I joined TMP Worldwide last May, about a year after it separated from its parent company Monster in a management buyout. We have just under 500 employees, scattered throughout the UK and Ireland. I head a team of five, all relatively new to the company.
When I arrived, although there was learning and development in place, it wasn’t linked to our business objectives. I was keen to create a link, so that we could start to demonstrate a return on investment, and we identified four key areas to aim for: satisfying our customers, maximising our profit, developing our people and increasing our efficiency.
We undertook a management needs analysis. We linked back to those four areas, asking senior managers to rate themselves against them. Those initial discussions helped us scope out our requirements, so that any training and development we did for our senior managers was aligned with both their personal needs and with what the business needs from them to be successful.
The first programme we’ve run as part of our management development initiative was entitled ‘Managing Talented People’. We guided our managers through the recruitment process, inductions, through the probationary period to productivity and reward. It was important that the managers weren’t out of the business for too long, so we delivered the training in two hour-long chunks. We started at the beginning of December.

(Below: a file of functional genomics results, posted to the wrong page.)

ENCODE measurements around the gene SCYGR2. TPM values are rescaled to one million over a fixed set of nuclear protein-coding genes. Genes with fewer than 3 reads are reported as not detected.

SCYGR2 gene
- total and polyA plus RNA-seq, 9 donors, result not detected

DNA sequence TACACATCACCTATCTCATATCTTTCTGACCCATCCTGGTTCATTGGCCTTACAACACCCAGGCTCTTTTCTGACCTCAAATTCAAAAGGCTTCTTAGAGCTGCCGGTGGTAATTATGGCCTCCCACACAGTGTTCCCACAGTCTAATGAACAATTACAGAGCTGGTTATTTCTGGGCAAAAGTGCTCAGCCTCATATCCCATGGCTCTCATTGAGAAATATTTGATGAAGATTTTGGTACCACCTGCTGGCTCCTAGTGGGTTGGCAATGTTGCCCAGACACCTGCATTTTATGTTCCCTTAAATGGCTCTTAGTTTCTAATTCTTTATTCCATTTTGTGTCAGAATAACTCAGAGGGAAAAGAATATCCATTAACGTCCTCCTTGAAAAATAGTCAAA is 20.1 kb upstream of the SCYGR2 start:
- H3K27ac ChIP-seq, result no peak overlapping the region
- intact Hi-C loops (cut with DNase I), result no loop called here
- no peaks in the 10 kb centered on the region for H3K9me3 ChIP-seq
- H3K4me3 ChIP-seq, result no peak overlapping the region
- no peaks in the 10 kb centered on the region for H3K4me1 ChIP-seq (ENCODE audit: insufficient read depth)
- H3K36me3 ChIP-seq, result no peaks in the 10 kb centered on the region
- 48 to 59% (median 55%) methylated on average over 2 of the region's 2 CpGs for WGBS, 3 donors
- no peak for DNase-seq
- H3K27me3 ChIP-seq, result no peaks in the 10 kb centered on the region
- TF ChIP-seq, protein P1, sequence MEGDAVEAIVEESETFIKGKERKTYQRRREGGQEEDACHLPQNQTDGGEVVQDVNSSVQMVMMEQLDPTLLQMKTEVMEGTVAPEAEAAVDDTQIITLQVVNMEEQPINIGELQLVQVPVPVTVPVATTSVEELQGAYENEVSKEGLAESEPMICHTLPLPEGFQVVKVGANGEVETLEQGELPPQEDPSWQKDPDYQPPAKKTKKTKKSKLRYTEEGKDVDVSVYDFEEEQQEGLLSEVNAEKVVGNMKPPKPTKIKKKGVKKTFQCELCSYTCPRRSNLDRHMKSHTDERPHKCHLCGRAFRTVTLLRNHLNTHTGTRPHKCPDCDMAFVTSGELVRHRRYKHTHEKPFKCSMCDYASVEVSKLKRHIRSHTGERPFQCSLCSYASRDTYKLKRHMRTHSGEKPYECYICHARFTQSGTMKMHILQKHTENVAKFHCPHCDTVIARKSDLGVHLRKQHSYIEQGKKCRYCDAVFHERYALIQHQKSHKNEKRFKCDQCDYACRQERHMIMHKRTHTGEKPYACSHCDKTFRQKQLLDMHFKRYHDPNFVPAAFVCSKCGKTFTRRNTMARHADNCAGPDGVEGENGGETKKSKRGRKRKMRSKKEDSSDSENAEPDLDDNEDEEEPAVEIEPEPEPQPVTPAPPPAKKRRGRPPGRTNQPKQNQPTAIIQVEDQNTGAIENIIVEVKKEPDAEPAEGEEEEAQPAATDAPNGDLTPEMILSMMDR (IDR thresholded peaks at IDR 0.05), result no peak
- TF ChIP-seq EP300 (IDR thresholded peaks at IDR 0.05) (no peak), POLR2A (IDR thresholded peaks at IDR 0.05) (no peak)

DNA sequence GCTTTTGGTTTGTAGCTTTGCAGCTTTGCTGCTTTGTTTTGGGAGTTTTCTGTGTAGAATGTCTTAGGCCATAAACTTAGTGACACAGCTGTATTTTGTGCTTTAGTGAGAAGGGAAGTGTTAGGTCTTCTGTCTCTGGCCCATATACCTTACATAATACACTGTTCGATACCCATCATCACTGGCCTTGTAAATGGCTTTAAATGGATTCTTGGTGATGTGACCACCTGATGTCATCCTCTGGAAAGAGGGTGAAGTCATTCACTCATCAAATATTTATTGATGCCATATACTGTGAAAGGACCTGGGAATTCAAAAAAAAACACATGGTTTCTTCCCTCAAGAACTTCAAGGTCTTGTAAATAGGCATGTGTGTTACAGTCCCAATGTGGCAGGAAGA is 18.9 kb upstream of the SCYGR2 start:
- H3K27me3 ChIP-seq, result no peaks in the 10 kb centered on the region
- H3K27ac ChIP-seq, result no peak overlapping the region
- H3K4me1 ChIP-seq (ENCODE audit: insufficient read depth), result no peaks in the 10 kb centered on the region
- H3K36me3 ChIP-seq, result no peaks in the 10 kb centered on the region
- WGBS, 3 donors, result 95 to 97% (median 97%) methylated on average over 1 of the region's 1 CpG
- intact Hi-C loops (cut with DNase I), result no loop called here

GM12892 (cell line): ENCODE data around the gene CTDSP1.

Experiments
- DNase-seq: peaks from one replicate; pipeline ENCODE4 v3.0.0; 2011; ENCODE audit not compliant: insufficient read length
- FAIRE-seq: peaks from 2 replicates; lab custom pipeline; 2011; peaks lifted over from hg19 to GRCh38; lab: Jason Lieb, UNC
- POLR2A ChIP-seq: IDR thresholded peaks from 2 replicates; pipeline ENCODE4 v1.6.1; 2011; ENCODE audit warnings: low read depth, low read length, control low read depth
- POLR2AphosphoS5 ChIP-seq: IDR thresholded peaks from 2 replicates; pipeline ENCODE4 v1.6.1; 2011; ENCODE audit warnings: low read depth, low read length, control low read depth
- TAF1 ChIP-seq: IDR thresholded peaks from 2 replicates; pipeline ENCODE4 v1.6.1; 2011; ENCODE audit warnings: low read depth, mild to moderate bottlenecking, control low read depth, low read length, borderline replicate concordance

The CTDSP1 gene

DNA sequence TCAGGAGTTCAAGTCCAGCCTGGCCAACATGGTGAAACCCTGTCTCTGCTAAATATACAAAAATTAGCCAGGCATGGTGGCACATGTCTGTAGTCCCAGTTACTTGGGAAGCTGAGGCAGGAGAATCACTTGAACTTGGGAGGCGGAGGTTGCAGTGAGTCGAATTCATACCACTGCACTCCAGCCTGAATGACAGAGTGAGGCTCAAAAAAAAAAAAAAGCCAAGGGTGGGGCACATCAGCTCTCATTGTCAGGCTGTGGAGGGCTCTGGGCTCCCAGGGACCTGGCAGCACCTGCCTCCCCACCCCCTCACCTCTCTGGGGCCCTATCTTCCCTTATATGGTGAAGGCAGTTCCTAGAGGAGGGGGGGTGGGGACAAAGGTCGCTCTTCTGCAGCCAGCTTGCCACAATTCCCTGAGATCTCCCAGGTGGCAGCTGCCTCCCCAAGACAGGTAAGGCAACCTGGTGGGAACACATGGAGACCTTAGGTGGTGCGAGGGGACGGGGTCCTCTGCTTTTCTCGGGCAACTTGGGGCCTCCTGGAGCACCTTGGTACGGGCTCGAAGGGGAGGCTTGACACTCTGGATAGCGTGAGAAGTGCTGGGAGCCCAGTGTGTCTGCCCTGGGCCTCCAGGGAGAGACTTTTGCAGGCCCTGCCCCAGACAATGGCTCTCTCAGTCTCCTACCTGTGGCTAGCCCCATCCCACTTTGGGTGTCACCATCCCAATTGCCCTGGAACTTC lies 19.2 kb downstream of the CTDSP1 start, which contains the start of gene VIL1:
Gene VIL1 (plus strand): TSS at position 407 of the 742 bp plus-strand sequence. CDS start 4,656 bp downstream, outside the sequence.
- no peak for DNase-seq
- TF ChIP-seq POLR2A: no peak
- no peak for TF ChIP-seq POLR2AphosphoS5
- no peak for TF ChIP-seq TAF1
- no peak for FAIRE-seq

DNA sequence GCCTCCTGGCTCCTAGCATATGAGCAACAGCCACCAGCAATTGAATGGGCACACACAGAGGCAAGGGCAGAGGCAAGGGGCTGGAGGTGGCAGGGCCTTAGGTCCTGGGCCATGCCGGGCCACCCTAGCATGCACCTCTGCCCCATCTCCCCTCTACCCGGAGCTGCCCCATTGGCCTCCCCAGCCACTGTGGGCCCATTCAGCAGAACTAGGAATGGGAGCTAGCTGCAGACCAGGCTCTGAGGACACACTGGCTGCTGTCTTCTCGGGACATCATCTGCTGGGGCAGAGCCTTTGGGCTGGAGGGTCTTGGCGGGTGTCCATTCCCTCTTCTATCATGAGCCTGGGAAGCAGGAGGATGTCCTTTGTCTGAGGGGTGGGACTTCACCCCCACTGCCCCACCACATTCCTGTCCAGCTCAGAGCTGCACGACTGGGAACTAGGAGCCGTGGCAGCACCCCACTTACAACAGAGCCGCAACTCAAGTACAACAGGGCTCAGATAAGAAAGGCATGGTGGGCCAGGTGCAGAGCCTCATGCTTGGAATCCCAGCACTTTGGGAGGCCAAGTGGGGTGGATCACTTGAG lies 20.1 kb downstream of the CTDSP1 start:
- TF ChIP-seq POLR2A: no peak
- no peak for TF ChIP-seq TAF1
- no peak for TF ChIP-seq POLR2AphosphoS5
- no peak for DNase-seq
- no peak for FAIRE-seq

It’s still very much ongoing. The next thing we did, which was a very simple thing, was to provide our line managers with appraisal training. We’re also rolling out a new induction programme. We expect the whole programme to take about 18 months, and it will be a cascade approach – we will train the level below senior management next.
We’ve also launched a life skills bursary, whereby every employee across the business can apply for a grant towards something not necessarily connected to their work – from wine-tasting to acting. We’ve put together an awarding panel, so that it isn’t seen as a corporate initiative. I think it’s important for people to see that the company recognises personal development.
I’ve been involved very closely in our learning and development initiative, from working with the managers, to putting together the framework, analysing the results, planning the training and setting objectives – right from the start. The nice thing about my role is that it’s a big enough organisation to do things that are challenging, but small enough that you can get involved and actually see the results.
Liz Headey, HR director, TMP Worldwide